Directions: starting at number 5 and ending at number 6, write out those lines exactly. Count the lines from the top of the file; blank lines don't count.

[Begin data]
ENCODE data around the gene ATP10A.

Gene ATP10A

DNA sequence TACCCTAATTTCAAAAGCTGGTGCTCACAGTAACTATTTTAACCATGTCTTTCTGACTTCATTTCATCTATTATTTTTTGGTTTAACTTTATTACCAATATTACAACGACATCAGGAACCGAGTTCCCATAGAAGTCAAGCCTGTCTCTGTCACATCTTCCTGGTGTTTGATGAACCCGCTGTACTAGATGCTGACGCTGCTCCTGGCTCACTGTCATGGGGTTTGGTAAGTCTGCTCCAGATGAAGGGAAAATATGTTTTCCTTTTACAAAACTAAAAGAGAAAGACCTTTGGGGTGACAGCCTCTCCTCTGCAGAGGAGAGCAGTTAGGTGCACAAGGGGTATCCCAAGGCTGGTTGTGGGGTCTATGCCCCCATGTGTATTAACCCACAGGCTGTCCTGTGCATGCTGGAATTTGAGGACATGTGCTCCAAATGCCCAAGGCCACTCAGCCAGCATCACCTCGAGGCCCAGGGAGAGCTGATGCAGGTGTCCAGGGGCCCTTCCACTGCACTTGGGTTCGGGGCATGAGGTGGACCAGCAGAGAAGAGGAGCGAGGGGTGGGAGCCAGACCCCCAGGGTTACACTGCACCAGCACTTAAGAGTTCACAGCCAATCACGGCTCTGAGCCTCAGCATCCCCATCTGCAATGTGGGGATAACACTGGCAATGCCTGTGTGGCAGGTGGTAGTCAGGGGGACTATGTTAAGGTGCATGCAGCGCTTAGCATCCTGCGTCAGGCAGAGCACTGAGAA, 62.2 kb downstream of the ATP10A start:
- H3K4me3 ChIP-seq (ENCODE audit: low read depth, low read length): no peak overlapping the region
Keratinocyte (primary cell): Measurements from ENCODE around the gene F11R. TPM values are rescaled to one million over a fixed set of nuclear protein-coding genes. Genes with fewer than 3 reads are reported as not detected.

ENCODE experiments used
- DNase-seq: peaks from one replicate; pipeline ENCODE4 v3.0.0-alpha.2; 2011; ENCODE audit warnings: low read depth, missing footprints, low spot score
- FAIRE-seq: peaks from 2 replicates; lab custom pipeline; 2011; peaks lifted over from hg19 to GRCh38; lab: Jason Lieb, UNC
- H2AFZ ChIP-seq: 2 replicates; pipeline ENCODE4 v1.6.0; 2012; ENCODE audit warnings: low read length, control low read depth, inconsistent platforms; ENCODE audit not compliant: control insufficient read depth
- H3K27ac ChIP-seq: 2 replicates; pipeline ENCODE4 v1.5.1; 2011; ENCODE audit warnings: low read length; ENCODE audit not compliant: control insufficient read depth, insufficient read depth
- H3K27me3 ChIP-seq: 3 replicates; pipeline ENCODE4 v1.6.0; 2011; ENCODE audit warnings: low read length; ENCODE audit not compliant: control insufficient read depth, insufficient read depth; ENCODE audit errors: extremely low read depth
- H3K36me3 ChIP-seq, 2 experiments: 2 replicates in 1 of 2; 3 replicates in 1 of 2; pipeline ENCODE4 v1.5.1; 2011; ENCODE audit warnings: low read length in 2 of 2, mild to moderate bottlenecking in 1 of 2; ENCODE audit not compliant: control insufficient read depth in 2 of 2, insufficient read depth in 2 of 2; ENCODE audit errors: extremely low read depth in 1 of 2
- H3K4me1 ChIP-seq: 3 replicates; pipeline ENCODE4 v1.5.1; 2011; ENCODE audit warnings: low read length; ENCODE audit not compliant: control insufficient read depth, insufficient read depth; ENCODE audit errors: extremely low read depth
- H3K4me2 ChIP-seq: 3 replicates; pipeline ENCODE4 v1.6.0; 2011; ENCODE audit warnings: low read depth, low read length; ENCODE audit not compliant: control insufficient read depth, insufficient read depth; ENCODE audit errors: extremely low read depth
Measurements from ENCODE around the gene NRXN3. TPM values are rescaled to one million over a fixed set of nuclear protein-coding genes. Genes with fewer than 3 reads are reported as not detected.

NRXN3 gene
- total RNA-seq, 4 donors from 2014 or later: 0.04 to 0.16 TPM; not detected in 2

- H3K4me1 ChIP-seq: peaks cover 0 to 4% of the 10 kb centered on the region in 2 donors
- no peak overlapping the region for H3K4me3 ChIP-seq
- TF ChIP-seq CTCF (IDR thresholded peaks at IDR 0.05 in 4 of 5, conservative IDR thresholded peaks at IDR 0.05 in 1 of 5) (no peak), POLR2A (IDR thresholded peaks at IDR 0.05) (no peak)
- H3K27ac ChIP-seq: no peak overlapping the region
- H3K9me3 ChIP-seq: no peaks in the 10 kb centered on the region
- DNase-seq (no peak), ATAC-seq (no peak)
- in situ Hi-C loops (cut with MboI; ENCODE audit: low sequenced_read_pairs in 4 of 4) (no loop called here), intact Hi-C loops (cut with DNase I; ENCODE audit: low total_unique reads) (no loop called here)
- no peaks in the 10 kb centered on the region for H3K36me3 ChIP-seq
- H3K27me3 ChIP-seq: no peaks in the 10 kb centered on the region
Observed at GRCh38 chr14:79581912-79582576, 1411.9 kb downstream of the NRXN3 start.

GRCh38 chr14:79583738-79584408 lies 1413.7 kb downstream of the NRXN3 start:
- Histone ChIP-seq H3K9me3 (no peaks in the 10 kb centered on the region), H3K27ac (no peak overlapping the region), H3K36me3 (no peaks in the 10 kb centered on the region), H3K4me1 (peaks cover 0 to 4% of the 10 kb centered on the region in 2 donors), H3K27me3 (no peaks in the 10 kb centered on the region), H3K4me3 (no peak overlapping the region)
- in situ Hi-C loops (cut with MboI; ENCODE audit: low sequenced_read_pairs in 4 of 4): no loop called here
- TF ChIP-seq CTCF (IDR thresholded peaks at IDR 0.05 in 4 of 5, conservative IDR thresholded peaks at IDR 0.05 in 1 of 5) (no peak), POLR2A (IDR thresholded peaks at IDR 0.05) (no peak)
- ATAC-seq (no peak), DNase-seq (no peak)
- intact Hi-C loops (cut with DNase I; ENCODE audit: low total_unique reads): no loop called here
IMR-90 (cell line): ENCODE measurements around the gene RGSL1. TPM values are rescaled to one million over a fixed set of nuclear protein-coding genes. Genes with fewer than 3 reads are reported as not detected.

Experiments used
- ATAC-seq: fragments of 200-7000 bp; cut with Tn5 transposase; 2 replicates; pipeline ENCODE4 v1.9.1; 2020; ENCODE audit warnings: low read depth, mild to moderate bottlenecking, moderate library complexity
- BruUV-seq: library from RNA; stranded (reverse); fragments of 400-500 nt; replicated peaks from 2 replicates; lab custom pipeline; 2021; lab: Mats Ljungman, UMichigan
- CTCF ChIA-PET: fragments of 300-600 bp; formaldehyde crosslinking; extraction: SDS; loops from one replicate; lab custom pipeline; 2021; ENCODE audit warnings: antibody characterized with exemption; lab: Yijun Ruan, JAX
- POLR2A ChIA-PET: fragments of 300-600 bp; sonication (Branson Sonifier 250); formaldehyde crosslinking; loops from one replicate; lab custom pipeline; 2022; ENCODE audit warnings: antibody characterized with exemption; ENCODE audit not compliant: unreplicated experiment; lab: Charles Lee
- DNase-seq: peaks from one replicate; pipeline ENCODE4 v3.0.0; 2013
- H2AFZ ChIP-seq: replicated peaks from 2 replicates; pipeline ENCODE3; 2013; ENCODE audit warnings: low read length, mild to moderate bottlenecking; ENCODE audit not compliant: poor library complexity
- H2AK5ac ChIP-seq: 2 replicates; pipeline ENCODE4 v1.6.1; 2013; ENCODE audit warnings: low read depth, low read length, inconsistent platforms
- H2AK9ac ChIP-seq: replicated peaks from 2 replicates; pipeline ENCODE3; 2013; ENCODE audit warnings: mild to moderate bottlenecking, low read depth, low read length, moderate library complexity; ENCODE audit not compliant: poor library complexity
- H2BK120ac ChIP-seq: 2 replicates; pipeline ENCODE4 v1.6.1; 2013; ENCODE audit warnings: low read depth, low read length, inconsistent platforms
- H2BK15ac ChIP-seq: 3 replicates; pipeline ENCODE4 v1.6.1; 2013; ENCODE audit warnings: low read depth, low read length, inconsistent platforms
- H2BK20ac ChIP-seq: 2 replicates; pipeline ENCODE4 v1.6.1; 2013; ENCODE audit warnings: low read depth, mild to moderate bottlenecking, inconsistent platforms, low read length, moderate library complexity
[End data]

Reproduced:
Keratinocyte (primary cell): Measurements from ENCODE around the gene F11R. TPM values are rescaled to one million over a fixed set of nuclear protein-coding genes. Genes with fewer than 3 reads are reported as not detected.

ENCODE experiments used